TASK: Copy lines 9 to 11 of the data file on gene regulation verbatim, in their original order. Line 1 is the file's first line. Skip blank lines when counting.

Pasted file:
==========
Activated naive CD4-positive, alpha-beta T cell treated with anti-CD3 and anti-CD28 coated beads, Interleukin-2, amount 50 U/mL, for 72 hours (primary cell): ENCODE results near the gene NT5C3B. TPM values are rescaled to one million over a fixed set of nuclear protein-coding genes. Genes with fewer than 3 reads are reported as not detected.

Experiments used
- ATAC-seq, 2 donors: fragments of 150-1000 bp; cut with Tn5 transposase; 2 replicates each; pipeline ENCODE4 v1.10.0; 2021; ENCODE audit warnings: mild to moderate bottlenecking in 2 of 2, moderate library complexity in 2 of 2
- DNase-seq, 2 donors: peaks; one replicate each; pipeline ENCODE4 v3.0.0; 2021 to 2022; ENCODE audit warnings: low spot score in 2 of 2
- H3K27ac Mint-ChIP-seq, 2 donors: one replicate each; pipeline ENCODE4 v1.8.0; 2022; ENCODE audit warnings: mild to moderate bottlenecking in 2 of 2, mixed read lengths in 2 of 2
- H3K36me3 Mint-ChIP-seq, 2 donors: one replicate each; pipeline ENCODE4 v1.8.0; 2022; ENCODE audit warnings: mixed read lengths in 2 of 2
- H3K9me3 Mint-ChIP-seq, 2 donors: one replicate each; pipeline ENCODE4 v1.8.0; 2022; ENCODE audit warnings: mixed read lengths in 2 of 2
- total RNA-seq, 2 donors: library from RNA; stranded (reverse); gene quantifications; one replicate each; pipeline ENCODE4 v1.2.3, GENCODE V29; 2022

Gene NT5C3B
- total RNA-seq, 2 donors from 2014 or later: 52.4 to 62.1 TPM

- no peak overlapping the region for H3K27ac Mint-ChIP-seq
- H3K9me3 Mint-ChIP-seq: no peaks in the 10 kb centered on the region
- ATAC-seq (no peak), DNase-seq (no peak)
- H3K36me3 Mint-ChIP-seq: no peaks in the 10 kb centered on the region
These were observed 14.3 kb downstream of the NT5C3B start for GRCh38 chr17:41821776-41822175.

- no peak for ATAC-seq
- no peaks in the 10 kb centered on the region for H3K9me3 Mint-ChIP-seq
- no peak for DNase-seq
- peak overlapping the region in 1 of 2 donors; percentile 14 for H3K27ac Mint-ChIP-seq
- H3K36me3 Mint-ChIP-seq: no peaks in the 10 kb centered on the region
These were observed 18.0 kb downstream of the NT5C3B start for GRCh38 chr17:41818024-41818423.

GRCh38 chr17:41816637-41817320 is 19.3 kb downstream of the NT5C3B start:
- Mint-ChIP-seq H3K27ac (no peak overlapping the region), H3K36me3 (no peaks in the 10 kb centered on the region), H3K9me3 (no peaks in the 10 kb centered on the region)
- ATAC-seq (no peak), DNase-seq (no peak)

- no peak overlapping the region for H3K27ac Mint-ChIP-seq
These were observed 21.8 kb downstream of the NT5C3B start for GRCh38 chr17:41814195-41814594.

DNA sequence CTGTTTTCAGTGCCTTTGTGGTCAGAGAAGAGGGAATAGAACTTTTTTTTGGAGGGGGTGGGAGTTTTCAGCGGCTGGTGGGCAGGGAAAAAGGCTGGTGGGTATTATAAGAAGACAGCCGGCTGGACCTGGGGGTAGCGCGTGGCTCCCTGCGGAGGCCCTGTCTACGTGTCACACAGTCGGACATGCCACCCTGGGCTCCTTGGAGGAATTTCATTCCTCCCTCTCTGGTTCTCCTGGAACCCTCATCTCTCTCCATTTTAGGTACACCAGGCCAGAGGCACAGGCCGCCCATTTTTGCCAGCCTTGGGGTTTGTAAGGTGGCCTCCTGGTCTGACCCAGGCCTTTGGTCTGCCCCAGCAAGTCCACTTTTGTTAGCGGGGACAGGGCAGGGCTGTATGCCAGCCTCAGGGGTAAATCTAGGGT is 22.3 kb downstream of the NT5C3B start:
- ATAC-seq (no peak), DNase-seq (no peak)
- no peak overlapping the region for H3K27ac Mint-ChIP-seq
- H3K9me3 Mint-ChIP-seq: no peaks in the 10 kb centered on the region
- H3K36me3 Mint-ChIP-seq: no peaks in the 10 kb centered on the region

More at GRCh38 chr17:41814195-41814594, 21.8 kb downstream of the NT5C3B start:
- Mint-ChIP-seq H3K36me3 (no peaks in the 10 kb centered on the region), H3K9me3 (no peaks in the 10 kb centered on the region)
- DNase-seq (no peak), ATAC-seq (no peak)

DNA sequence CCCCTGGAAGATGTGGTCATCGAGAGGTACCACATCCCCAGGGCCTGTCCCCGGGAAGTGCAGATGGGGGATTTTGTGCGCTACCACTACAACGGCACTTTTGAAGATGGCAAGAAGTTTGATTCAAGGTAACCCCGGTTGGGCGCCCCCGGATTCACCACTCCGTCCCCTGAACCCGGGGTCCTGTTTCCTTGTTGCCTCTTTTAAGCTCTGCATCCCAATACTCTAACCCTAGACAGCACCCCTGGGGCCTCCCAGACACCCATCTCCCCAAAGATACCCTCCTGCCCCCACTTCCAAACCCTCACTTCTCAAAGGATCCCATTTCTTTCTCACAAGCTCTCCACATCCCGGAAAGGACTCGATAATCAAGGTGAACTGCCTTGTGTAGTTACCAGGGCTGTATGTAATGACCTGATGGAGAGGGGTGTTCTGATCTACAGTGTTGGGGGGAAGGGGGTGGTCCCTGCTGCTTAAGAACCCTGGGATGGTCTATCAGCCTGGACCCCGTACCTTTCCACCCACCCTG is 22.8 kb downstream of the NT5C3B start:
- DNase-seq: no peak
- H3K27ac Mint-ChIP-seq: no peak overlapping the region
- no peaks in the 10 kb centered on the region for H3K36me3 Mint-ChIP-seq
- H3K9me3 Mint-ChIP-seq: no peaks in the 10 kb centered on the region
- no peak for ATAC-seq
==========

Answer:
Gene NT5C3B
- total RNA-seq, 2 donors from 2014 or later: 52.4 to 62.1 TPM

- no peak overlapping the region for H3K27ac Mint-ChIP-seq